1 Prokopp Mária: Gli affreschi quattrocenteschi dello Studiolo del Primate del Regno d’Ungheria a Esztergom: una nuova attribuzione. Firenze, Villa I Tatti, The Harvard University Center for Italian Renaissance Studies. The proceedings of the conference are forthcoming.

2 Prokopp – Vukov – Wierdl: Az Erények nyomában [In the wake of The Virtues],  Budapest, Studiolo, 2009.

3 Wierdl Zsuzsanna: Az esztergomi palotakápolna és a Vitéz János – Studiolo falképeinek restaurálása [Restoration of the palace chapel and the frescoes in János Vitéz’s Studiolo in Esztergom castle]. Műemlékvédelmi Szemle, XI  (2001), 1–2, 89–110. – Prokopp Mária: Új eredmények Vitéz János esztergomi érsek dolgozószobájának falképeiről [New findings about the frescoes of the study in archbishop of Esztergom János Vitéz’s study], Debreceni Disputa, 2007, V (2007), 7–8, 113–121. – Prokopp  Mária: Az esztergomi Vár falképeinek megtisztítása [The cleaning of the frescoes in Esztergom castle], Örökség, XII, 2008/1, 4

4 Prokopp Mária: III. Béla király esztergomi palotakápolnájának festészeti dísze. Az oroszlános freskó művészettörténeti vizsgálata. Tanulmányok Horváth István tiszteletére [The painted ornament of King Béla III’s palace chapel in Esztergom. The art historical examination of the fresco with lions. Studies in honour of István Horváth], Esztergom, 2010.

5 Prokopp Mária: Az esztergomi várkápolna falképeinek stílusvizsgálata [Stylistic analysis of the frescoes in the chapel of Esztergom castle], Művészettörténeti Értesítő, XXII (1973) 3, 187–198.

6 Balogh Jolán: Magister Albertus pictor florentinus. Annuario, 1947, Istituto Ungherese di Storia dell’Arte, Firenze, 1948, 74–80.

7 Prokopp Mária: Johannes Vitéz, arcivescovo di Esztergom e Leon Battista Alberti, in: In memoriam Hajnóczi Gábor, eds.: Nuzzo Armando, W. Somogyi Judit, Piliscsaba, 2008, 221–228. – Vukov Konstantin: Az esztergomi Studiolo falképe és a festett architektúra [The fresco and painted architecture in the Esztergom Studiolo]. Omnis creatura significans. Tanulmányok Prokopp Mária 70. születésnapjára [Studies  for the 70th birthday of Mária Prokopp], Budapest, CentrArt Egyesület, 2009, 171–176.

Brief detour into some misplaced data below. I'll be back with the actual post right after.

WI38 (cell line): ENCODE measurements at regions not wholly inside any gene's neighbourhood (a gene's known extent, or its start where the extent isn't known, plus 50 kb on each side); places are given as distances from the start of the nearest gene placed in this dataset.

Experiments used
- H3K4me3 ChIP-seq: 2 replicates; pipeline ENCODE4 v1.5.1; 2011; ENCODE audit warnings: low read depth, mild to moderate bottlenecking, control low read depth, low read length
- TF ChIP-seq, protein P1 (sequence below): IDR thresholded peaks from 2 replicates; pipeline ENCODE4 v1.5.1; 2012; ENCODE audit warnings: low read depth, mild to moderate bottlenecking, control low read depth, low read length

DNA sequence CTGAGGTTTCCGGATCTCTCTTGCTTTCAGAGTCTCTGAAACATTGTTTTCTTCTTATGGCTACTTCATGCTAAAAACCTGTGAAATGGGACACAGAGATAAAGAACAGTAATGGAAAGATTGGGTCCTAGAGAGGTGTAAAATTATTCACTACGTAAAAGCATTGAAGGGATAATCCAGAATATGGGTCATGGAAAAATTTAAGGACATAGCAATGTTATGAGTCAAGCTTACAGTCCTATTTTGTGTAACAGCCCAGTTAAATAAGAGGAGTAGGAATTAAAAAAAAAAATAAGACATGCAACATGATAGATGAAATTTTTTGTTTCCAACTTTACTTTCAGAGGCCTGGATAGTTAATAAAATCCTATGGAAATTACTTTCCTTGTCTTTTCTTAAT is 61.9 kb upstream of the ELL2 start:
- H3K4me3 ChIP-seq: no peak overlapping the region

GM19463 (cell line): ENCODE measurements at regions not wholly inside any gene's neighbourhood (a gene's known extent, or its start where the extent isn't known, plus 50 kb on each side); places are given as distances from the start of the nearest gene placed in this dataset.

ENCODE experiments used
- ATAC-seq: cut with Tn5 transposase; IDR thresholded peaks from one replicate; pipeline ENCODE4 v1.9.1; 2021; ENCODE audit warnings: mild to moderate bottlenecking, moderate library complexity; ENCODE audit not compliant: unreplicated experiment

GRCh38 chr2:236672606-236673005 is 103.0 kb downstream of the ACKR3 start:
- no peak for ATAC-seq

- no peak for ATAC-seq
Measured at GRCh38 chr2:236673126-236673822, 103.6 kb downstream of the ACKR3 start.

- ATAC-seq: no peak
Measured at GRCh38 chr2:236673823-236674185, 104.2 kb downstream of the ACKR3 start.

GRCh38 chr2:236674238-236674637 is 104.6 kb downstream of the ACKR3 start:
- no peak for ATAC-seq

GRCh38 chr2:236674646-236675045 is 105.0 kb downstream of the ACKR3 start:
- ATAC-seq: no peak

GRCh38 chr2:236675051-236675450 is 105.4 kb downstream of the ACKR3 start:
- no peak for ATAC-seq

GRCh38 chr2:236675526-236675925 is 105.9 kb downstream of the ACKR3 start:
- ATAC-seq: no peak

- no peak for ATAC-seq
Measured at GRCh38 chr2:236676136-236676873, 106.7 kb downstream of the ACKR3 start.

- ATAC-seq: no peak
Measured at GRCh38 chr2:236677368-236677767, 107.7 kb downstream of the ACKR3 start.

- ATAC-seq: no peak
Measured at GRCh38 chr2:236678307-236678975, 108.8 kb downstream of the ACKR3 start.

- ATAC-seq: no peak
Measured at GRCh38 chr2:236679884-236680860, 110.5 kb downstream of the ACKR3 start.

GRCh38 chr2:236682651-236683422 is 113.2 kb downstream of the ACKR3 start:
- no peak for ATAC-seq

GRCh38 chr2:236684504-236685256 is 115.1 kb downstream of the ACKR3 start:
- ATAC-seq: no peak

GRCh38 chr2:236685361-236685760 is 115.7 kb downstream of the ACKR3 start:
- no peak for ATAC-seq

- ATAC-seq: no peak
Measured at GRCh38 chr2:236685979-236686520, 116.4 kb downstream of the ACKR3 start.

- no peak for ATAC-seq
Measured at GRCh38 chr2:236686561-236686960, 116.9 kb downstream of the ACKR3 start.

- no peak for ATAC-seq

8 Nagy Z: Ricerche cosmologiche nella corte umanistica di Giovanni Vitéz. In: Rapporti veneto-ungheresi

all’epoca del Rinascimento. Ed. T. Klaniczay, Budapest, 1975, 65–93. – Nagy Zoltán: A Nap diadala a Mátyás Kálvária talapzatán [The triumph of the Sun on the foot of the Matthias Calvary]. In: Filológiai közlöny, 1968/3–4,  435–460.

9 Prokopp Mária: Vitéz János esztergomi palotája [The Esztergom palace of János Vitéz], Memoria Saeculorum Humgariae, 2: Janus Pannonius, Budapest, 1975, 255–264. – Prokopp Mária: Italian Renaissance Frescoes in the Castle of the Hungarian Archbishop at Esztergom, Renaissance Studies in Honor of Craig Hugh Smyth, II, Firenze, 1985, 365–379.

10 Prokopp – Vukov – Wierdl: Az Erények nyomában [In the wake of the Virtues],  Budapest, Studiolo, 2009, 36–74.

11 Prokopp Mária: Az esztergomi vár reneszánsz falképeinek stílusvizsgálata a 2000-től folyó restaurálással párhuzamosan [Stylistic analysis of the renaissance frescoes in Esztergom castle parallel with restoration work since 2000]. In: Prokopp – Vukov – Wierdl: Az Erények nyomában [In the wake of the Virtues], Budapest, Studiolo, 2009, 86–117.

12 Lepold Antal: Vitéz János esztergomi dolgozószobája [János Vitéz’s study in Esztergom]. Szépművészet, 1944, 115–119.

13 Boronkai Iván: Vitéz János levelei és politikai beszédei [The letters and political speeches of János Vitéz], in: Magyar Ritkaságok [Hungarian rarities], Budapest, 1987.

14 Knapp Éva: Egy XVII. század eleji vers képi hátteréhez [On the visual background of an early 17th century poem], Omnis creatura significans. Tanulmányok Prokopp Mária 70. születésnapjára [Studies for the 70th birthday of Mária Prokopp], Budapest, 2009, 375-382. – Jankovics József: “Akadtam egy picturára...” Rimay János és Madách Gáspár allegorikus versének képzőművészeti vonatkozásai [I’ve come across a picture... connections of János Rimay’s and Gáspár Madách’s allegorical poems with visual arts], Irodalomtörténeti Közlemények 86 /1982, 652-656.

15 Johannes De Königsberg: Tabulae directionum. Nürnberg, 1475. (The first printed publication)

16 Galeotti Narniensis: De homine, libro duo, Bazel, 1517.

17 Csapodi-Gárdonyi, Klára: Die Bibliothek des Johannes Vitéz, Studia Humanitatis, Budapest, 1984.

Földesi Ferenc (ed.): Csillag a holló árnyékában. Vitéz János és a humanizmus kezdetei Magyarországon [Star in the shadow of the raven. János Vitéz and the beginnings of humanism in Hungary], exhibition at the National Széchényi Library: 14 March–15 June 2008.

18 HAS Coll. of Manuscrips, Florentine document, collection of copies for the Historical Committee, Ms 4994/I.

19 Vespasiano da Bisticci: Vite di uomini illustri, First complete edition on the basis of the Vatican manuscript: Angelo MAI, Roma, 1839. – Gilmone, Myron P.: Vespasiano: Renaissance Princes Popes and Prelates, New York, Harper Torchbook, 1963. – Vespasiano da Bisticci: Vite di uomini illustri del secolo XV, a cura di Paolo d’Aancona ed. Erhard Aeschilmann, Milano, 1951, 169–172.

20 Prokopp Mária: Az egyetem-szervező Vitéz János esztergomi érsek [Archbishop of Esztergom János Vitéz, the organizer of the university], in: Változatok a történelemre, Tanulmányok Székely György tiszteletére [Variations on history. Studies in honour of György Székely], eds.: Erdei Gyöngyi–Nagy Balázs, Monumenta Historica Budapestiensis XIV, Budapest, 2004, 263–268.